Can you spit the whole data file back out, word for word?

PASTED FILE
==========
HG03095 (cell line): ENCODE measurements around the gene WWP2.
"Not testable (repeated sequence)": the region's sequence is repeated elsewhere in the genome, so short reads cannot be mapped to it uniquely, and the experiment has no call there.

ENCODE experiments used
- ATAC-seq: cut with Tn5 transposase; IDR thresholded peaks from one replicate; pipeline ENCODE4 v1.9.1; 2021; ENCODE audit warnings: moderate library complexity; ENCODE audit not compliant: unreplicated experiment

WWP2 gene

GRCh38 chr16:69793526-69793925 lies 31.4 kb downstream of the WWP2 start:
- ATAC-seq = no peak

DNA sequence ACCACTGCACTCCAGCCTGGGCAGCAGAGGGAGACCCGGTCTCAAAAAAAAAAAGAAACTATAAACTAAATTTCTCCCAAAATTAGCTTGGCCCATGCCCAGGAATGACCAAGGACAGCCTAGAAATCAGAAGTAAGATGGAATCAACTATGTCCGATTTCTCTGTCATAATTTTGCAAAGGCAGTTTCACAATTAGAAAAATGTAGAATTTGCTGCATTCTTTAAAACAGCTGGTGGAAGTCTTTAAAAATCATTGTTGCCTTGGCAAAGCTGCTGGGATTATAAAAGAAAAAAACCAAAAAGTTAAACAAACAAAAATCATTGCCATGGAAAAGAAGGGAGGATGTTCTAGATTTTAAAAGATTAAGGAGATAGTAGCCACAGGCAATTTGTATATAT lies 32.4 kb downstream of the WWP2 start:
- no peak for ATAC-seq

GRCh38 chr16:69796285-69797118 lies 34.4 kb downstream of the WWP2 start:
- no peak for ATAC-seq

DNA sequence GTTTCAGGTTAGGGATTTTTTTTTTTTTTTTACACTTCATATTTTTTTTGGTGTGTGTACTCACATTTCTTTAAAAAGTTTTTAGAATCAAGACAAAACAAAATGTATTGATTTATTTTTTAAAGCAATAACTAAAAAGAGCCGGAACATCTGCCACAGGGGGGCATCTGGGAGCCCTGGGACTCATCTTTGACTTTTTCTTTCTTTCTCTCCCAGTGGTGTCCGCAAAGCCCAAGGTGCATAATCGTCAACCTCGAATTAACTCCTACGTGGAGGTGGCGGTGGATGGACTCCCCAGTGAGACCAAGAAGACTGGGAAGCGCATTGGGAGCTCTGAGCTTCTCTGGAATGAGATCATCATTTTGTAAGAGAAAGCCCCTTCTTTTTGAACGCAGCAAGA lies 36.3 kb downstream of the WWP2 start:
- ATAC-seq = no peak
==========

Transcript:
HG03095 (cell line): ENCODE measurements around the gene WWP2.
"Not testable (repeated sequence)": the region's sequence is repeated elsewhere in the genome, so short reads cannot be mapped to it uniquely, and the experiment has no call there.

ENCODE experiments used
- ATAC-seq: cut with Tn5 transposase; IDR thresholded peaks from one replicate; pipeline ENCODE4 v1.9.1; 2021; ENCODE audit warnings: moderate library complexity; ENCODE audit not compliant: unreplicated experiment

WWP2 gene

GRCh38 chr16:69793526-69793925 lies 31.4 kb downstream of the WWP2 start:
- ATAC-seq = no peak

DNA sequence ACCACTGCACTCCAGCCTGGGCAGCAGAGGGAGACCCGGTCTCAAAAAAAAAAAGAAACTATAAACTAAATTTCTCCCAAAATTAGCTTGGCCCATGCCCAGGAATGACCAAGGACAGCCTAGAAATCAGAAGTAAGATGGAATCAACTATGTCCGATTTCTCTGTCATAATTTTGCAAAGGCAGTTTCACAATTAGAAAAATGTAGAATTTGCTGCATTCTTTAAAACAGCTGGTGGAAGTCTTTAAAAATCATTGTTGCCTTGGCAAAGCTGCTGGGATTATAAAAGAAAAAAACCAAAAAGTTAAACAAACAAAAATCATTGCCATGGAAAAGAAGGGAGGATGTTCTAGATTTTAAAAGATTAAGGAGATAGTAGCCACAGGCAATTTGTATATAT lies 32.4 kb downstream of the WWP2 start:
- no peak for ATAC-seq

GRCh38 chr16:69796285-69797118 lies 34.4 kb downstream of the WWP2 start:
- no peak for ATAC-seq

DNA sequence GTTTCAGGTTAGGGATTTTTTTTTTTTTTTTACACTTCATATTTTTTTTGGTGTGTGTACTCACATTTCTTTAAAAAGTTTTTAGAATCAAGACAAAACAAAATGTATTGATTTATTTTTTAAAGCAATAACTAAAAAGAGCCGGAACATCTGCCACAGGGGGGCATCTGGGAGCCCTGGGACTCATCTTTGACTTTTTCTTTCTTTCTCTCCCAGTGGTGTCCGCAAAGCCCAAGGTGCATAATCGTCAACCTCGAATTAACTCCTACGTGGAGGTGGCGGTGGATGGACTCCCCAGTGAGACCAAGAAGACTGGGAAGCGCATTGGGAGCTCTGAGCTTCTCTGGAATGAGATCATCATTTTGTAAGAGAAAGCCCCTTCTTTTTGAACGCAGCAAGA lies 36.3 kb downstream of the WWP2 start:
- ATAC-seq = no peak